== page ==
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The CSS3 Specifications are in the main browsers partly implemented and you get very nice results with less code, but there are many reasons not to use CSS3. E.g. not downwardly compatible, probably not similar renderd views on different browsers, etc.

So I'm asking myself: Which is the best way to use CSS3 anyway with a option to intercept default problems, like I've discribed above?

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3 Answers 3

up vote 5 down vote accepted

As long as your site degrades gracefully there's nothing wrong with using CSS3 now. Afterall, if a browser does not understand a particular CSS rule it will just ignore it:

#foo {
    border:1px solid #000; /* shown by all browsers */
    border-radius:5px; /* shown if browser understands border-radius */
    -moz-border-radius:5px; /* Firefox only */
    -webkit-border-radius:5px; /* Safari and Google Chrome */

As long as the site does not look broken in browsers that don't support the CSS3 rules you want to use then you should be ok progressively enhancing your site in the browsers that do support them.

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Yes sure, you are absolutely right, but let me give an example: You have a specific design, e.g. a box with rounded corners and a shadow (css 3 spec: border-radius and box-shadow) and you want this design, as well a browser can't display/render it. How is it possible to ensure this design? My first thought is to implement a second css layout and consider on the head of the page which to use. - But is this reasonable or a good programming approach? –  ChrisBenyamin Aug 6 '09 at 12:54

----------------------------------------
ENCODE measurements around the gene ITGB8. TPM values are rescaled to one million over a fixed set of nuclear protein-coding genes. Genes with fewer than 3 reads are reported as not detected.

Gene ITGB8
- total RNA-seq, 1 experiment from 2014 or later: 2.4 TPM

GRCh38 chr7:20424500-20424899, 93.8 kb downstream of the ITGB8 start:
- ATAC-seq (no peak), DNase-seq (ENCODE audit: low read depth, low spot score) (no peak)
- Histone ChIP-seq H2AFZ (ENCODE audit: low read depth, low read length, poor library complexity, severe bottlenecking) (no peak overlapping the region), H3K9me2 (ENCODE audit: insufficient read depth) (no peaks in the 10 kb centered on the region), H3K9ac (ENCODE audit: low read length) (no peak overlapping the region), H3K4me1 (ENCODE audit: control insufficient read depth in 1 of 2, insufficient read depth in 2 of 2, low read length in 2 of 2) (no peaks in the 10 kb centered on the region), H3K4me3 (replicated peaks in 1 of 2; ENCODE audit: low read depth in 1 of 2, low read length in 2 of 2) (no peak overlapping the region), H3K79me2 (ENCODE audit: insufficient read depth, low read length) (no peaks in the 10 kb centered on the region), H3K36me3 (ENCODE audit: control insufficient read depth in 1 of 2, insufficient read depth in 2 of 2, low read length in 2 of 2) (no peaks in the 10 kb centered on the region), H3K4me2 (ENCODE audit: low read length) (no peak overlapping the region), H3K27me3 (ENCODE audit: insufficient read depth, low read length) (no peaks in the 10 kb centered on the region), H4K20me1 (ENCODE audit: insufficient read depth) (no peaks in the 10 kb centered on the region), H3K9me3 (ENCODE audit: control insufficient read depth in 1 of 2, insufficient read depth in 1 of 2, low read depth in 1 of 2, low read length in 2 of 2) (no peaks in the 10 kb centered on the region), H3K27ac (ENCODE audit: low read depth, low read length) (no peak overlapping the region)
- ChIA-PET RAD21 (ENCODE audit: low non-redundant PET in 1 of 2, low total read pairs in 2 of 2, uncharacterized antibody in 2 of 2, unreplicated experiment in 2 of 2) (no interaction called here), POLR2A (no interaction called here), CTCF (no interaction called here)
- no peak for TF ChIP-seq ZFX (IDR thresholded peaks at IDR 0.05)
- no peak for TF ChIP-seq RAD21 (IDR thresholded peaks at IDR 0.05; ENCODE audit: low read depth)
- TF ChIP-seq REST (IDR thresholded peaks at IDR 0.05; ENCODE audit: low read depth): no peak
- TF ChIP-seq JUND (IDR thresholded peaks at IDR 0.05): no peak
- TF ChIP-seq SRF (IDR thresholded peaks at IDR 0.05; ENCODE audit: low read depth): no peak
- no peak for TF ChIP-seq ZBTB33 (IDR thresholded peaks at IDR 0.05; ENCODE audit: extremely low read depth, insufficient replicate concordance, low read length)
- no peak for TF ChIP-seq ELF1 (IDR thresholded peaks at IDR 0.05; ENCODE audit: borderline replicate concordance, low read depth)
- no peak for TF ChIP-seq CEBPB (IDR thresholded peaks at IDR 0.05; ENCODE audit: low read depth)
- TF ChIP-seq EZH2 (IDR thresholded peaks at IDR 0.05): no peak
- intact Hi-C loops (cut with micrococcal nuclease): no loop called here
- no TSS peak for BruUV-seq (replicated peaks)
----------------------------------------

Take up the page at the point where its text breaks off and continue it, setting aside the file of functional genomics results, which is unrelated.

@Chris This is the point of progressive enhancement - the fully featured browsers will show the best version, with bells and whistles, and the older browsers will show an adequate but less beautiful version. You can't make it look the same in all browsers and use all the new features. –  Skilldrick Aug 6 '09 at 13:10
@ChrisBenyamin Like @Skilldrick says, "You can't make it look the same in all browsers and use all the new features". And don't forget, most users don't view sites in multiple browsers, so as long as it doesn't look broken then you should be ok using as much CSS3 as you like. –  Ian Oxley Aug 6 '09 at 13:27

You might find "When can I use..." useful for seeing what features you can reasonably use.

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Great link. You'll need a lot of patience to wait for IE7 to expire though! –  Skilldrick Aug 6 '09 at 12:44

If your making a public website then you have to support ie6, which means no css 2.1, let alone 3.

One thing you can try is: lesscss

This will let you use shorthand css notation and "compile" it to valid css on build.

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IE6 is dead, long live IE6! ;-) –  IrishChieftain Mar 25 '10 at 21:29

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